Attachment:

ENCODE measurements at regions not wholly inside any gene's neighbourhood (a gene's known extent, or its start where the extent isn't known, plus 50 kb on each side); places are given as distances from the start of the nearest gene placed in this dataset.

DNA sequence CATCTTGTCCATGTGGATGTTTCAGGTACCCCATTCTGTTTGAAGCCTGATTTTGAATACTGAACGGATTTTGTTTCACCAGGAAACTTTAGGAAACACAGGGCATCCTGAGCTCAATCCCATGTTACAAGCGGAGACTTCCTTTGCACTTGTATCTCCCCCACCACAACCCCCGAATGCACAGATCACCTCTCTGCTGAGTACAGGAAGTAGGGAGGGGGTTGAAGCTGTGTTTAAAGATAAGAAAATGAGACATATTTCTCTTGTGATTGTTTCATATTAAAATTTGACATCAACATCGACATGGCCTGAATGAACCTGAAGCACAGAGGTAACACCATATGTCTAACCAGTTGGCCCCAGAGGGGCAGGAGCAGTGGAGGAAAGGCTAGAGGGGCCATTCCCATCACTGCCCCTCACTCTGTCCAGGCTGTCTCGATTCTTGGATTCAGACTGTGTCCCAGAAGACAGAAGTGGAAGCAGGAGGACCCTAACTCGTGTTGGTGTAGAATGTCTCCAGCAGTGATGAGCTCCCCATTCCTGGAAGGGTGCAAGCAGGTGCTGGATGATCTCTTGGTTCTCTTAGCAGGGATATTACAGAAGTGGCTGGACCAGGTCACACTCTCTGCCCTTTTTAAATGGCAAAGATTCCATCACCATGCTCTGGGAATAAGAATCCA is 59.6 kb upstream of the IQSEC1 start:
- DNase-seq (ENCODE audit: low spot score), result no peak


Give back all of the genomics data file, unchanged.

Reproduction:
ENCODE measurements at regions not wholly inside any gene's neighbourhood (a gene's known extent, or its start where the extent isn't known, plus 50 kb on each side); places are given as distances from the start of the nearest gene placed in this dataset.

DNA sequence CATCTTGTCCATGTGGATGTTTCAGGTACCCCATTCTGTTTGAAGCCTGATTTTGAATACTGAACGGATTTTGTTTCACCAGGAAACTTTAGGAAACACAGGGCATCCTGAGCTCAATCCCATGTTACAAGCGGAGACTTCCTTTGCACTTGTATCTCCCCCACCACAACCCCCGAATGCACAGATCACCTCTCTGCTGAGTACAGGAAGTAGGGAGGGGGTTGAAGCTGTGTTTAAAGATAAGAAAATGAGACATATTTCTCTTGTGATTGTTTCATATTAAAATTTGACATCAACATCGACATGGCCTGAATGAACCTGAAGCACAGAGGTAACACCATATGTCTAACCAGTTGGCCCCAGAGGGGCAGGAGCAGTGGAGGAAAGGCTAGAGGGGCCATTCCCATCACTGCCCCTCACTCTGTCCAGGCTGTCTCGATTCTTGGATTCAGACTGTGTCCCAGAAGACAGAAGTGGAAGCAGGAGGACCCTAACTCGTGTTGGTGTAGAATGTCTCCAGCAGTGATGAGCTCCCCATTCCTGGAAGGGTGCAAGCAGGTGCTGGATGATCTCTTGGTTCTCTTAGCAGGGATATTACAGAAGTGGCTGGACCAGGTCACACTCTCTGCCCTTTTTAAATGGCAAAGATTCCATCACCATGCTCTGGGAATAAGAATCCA is 59.6 kb upstream of the IQSEC1 start:
- DNase-seq (ENCODE audit: low spot score), result no peak